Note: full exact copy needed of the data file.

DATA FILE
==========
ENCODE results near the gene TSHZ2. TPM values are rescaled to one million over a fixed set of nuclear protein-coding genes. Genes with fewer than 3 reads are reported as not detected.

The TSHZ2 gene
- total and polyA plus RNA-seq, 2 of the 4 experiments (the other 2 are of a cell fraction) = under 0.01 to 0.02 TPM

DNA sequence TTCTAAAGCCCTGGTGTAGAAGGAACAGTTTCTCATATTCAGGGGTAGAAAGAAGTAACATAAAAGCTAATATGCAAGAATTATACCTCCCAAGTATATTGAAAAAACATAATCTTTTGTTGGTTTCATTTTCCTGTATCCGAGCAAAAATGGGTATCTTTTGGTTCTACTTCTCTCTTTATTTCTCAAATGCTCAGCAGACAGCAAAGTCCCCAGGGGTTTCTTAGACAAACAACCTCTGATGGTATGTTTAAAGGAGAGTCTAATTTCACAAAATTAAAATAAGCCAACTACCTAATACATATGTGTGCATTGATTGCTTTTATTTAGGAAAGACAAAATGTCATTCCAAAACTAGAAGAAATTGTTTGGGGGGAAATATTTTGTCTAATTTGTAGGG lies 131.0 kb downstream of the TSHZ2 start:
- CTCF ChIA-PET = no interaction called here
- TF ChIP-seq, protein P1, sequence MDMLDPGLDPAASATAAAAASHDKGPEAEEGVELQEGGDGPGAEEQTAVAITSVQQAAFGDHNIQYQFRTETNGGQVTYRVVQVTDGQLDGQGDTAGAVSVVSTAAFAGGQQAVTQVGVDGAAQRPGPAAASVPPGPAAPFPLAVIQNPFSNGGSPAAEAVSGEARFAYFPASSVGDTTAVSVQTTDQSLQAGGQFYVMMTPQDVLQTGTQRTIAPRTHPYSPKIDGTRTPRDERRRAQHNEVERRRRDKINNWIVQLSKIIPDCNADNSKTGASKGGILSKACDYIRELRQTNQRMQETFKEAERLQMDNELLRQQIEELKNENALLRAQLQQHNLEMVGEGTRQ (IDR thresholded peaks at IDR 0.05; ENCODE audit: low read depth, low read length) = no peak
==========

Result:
ENCODE results near the gene TSHZ2. TPM values are rescaled to one million over a fixed set of nuclear protein-coding genes. Genes with fewer than 3 reads are reported as not detected.

The TSHZ2 gene
- total and polyA plus RNA-seq, 2 of the 4 experiments (the other 2 are of a cell fraction) = under 0.01 to 0.02 TPM

DNA sequence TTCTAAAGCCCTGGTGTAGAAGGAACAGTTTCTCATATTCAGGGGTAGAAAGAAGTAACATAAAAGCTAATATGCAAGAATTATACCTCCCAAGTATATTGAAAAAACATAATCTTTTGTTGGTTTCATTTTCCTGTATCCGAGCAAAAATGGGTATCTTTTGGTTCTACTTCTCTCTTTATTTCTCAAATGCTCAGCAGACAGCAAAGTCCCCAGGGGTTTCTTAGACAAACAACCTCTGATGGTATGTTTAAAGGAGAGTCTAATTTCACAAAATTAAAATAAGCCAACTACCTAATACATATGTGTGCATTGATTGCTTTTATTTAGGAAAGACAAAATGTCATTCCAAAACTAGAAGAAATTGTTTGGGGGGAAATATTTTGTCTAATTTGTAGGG lies 131.0 kb downstream of the TSHZ2 start:
- CTCF ChIA-PET = no interaction called here
- TF ChIP-seq, protein P1, sequence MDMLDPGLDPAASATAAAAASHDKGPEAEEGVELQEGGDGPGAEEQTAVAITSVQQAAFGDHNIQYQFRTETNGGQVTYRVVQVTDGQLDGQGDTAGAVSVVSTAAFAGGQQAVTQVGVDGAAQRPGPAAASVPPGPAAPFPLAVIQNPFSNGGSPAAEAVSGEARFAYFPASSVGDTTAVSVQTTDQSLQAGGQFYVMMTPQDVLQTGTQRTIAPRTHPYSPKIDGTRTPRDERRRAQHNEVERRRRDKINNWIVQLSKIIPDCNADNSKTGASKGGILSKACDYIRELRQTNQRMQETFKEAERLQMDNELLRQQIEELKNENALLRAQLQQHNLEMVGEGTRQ (IDR thresholded peaks at IDR 0.05; ENCODE audit: low read depth, low read length) = no peak